DEV Community


Posted on • Updated on

Break Vue's reactivity

This article won't do a deep dive into the implementation of Vue.js reactivity, I just want to show some examples that will break the reactivity when you are writing with the framework.

Should you be interested in the mechanism of the reactivity under the Vue.js, here are some information I think that would help:

  1. Reactivity in depth | Vue.js
  2. Vue 3 Reactivity | Vue Mastery
  3. Vue JS 3 Reactivity Fundamentals - Composition API by Marius Espejo


  • We cannot use toRefs to modify a ref's value that stands for a primitive value
  • Destructuring props breaks its reactivity.
  • Mutable methods are totally acceptable when using Vue.

Two Way Binding

Let's start with a simple input element with a reset button, we can see what we have typed down below the input element.

It works! Not surprising, right? But in reality, we frequently separate elements into child components to make the function of each component clearer. So, let's move the input element and the reset button to Comp.vue. And it seems Vue is arguing about the prop are read-only.

It's good to see Vue prohibit modifying props "directly", because it usually causes data flow of the states to become a mess. BUT you have noticed that I double quoted the "directly" right? By using toRefs, we can transform and destructure properties in the props to refs that is belong to the child component. fails, it turned out you still cannot modify a ref's value that is "primitive". Just "primitive", let's make our ref-- msg, to become an object: ref({ greetings: 'Hello World!' }), and it's work again!

We cannot use toRefs to modify a ref's value that stands for a primitive value, but we can change the primitive values of the properties in a ref that acts for an object.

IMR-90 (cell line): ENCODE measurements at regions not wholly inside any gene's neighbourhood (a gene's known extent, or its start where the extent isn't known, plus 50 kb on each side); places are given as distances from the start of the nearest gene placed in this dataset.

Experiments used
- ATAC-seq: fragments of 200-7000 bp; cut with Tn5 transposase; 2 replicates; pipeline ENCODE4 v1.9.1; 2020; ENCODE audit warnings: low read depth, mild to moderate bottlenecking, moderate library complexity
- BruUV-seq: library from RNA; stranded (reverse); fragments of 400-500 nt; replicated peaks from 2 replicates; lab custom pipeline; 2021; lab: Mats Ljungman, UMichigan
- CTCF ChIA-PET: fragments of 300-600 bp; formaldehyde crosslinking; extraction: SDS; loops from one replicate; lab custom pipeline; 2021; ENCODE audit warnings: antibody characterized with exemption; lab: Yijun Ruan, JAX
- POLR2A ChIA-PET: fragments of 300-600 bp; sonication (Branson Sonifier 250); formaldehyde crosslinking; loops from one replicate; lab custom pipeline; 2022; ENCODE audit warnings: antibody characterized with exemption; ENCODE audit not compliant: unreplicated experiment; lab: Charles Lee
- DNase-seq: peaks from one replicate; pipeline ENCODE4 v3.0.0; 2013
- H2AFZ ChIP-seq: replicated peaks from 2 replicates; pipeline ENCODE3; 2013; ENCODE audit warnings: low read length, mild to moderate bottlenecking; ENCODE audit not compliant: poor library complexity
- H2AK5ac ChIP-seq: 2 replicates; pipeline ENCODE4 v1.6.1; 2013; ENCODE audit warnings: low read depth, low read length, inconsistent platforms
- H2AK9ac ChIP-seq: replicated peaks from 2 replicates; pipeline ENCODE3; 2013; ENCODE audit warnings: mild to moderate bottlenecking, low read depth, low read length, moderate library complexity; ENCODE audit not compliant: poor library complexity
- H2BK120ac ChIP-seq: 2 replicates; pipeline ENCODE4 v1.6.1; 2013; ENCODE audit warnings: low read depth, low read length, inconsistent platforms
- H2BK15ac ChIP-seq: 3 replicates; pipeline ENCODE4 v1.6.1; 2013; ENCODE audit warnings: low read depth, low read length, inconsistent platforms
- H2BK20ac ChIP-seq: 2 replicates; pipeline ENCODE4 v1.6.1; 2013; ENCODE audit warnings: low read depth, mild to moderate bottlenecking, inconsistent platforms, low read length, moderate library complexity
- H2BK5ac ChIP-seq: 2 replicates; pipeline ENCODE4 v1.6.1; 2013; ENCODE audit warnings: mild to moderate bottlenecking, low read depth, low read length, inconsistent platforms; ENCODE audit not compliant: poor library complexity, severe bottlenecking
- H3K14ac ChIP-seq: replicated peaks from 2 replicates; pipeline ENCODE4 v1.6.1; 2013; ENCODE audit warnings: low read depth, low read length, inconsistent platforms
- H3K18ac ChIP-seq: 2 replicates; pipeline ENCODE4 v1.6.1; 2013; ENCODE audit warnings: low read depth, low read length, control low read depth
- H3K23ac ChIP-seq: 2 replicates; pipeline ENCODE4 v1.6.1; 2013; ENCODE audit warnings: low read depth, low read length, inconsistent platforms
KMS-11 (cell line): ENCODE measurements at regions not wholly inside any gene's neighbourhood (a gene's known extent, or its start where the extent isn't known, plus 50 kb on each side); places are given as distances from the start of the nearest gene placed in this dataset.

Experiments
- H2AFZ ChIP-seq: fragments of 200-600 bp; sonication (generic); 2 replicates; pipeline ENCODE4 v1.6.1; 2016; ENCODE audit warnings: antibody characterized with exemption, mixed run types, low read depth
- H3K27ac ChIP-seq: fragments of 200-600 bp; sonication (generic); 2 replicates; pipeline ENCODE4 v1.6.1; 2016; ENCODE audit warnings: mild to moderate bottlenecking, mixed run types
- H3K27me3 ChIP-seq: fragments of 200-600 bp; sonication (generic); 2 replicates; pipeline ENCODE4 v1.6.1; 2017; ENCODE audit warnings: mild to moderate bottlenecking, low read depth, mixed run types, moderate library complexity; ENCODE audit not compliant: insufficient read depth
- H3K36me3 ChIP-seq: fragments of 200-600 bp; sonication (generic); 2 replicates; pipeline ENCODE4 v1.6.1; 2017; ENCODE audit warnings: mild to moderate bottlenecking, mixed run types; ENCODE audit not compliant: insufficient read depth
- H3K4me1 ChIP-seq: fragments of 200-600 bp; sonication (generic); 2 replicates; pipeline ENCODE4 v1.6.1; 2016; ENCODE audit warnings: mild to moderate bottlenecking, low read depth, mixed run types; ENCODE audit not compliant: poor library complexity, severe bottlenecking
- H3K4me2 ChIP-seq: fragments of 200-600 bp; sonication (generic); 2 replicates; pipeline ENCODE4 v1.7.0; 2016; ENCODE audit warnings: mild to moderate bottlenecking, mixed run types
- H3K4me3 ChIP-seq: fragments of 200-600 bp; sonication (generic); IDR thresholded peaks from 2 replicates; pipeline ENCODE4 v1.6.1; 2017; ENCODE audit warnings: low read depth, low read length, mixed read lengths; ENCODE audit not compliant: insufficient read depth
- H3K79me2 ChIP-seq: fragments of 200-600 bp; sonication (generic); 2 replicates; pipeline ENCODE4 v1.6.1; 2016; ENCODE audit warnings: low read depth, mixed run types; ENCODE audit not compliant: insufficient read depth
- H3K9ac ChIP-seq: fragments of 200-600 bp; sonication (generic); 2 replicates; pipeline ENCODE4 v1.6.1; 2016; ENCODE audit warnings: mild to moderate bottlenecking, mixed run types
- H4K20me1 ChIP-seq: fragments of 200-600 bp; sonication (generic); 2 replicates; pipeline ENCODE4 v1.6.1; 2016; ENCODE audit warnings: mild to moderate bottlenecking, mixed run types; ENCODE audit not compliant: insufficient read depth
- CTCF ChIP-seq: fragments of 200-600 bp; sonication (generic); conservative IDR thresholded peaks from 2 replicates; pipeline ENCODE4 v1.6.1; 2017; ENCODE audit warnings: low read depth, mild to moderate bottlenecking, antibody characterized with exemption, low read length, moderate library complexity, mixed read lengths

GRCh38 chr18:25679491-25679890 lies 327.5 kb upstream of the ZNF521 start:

How about to destructure the props deeper to the msg that have we type less codes without the object but just its property-- greetings. Let's type something in the input, it worked...before clicking the "Resume to default" button. (I also add styles to stand out the elements 😁)

Destructuring props breaks its reactivity. Though we use toRefs, the ref in the child component is no longer synchronized with the ref in the parent component via props.

Immutation and Mutation

For this part, let's play both mutable and immutable method on the object ref to see how we can break the reactivity.

Again, on List.vue, clicking "Add to ordered list" button will trigger a function that is trying to mutate the value of a ref that is an array itself, but not the element in it, which cause a warning pops up.

As what we learned previously, putting the orderedList as a property of lists' ref solves the issue. However, there is another way-- mutable methods. By means of the methods, I will not change what the value property under the ref points to, so I do not need to put unorderedList into the lists object to add items into the list.

Unlike states which are all immutable in React, the Vue doc mentions that mutation on ref is valid-- Reactivity API: Core #ref | Vue.js.

Yet currently the functions to add items to or clear the content of the lists in List.vue are a little bit duplicated. Using dependency injection, we can make the functions more flexible. And the reactivity breaks again...

In the case of assigning a new array to the argument list, we didn't change the lists.value.ol points to, but the reference of the argument list:

Here is an example provided by the people in Vue community to show the scope of the argument.

let a = [];
function add(b) {
    b = [...b, 1];
    console.log(b) // [1]
console.log(a); // []
Enter fullscreen mode Exit fullscreen mode

Though it's okay to do:

function addToList(item) {
  lists.value.ol = [...lists.value.ol, item];
Enter fullscreen mode Exit fullscreen mode


// pass the whole lists
function addToList(lists, item) {
  lists.ol = [...lists.ol, item];
Enter fullscreen mode Exit fullscreen mode

For flexibility, I would choose to use mutable methods.

Just one more thing...

I don't know the actual mechanism, but it seems Vue triggers the effects when the value of a ref is changed, and then to update the peer dependencies of refs in the component.

What I know is that Vue uses "signal" to have the reactivity, and its concept may refer to observer pattern

The example below use shallowRef instead of ref for the lists. You can see both add to list button don't make changes on the screen. But if you then click the "restore to default" button, the added items show up suddenly.

It's also work without shallowRef but a plain object. And it won't do so if the functions in the List.vue no longer use the msg.

Thanks for reading πŸ™

Top comments (0)